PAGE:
Half an hour later, they had taken stock of the situation—and found it wasn’t good. Standing in the middle of the plaza, they surveyed the wreck of what had once been their university campus. Several of the old, stoutly-built cinderblock, concrete, and glass buildings on the central plaza were already half ruined. All the glass in Au Sable Hall’s atrium was shattered, glittering greenish on the ground. They’d collectively decided that it probably wouldn’t be best to necessarily trust the structural integrity of the rest of the buildings around them—especially in the light of what they continued to watch.
Meteorites continued to lazily rain from the sky, one or two every five or ten minutes. It was hard to tell where they were landing, how far away they were landing. A few times, they could see fire licking into the sky in the distance or feel the earth tremble beneath their feet. They’d seen no sign of other survivors, but they hadn’t expected there to be many people on campus, anyhow—it was a Sunday morning, after all, in the middle of August. Semesters had ended. Most people were back home, enjoying their last few days of freedom before the new term began. Just a few days before, they’d been discussing how empty the university grounds were in these waning days of summer, before move-ins started for the fall semester but after the end of the summer term.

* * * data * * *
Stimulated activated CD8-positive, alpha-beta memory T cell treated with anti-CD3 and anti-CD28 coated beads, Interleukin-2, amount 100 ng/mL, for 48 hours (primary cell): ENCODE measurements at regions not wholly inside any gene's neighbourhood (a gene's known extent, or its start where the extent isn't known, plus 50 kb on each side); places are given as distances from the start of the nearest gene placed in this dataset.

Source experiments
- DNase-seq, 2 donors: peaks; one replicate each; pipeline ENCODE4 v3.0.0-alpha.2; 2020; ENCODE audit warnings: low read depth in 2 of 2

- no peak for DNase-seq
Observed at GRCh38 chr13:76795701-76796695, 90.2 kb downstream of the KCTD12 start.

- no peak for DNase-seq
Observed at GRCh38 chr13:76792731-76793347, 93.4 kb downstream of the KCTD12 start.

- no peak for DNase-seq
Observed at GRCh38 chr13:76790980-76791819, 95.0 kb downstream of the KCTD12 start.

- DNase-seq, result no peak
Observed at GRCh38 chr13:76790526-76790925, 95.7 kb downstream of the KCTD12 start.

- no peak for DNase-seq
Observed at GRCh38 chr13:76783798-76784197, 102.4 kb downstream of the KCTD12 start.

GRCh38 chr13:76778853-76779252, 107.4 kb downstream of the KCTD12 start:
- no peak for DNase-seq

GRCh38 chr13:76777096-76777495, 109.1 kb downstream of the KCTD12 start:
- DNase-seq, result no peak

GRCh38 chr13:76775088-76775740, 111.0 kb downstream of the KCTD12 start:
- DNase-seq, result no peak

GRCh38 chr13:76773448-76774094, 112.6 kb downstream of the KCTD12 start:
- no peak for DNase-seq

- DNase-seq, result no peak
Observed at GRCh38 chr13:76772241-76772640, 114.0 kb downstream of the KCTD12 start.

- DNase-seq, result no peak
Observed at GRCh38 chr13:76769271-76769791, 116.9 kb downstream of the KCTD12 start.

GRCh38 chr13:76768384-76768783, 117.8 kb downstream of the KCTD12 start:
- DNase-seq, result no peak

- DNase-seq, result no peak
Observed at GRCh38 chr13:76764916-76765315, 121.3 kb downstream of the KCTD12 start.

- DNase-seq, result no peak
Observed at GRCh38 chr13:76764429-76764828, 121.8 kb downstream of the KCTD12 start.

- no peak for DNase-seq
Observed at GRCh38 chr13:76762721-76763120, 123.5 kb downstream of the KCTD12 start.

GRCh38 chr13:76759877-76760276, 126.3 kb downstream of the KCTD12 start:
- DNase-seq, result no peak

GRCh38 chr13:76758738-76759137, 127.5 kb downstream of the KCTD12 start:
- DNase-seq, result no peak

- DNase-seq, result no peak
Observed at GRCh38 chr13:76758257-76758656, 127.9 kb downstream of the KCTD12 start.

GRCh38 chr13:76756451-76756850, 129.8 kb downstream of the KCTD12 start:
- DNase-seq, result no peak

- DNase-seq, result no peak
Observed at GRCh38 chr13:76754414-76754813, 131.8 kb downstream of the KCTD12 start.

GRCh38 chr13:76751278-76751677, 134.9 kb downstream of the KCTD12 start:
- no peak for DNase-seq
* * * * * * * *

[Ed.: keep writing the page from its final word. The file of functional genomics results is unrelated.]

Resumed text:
Matthew Astoris had struggled up one steep side of the ravine about twenty minutes after the six had emerged from the library, one of the few relatively intact buildings on this section of the campus. He was tired, and gratefully accepted a bottle of water the friends had looted from one of the broken vending machines in the library’s lobby.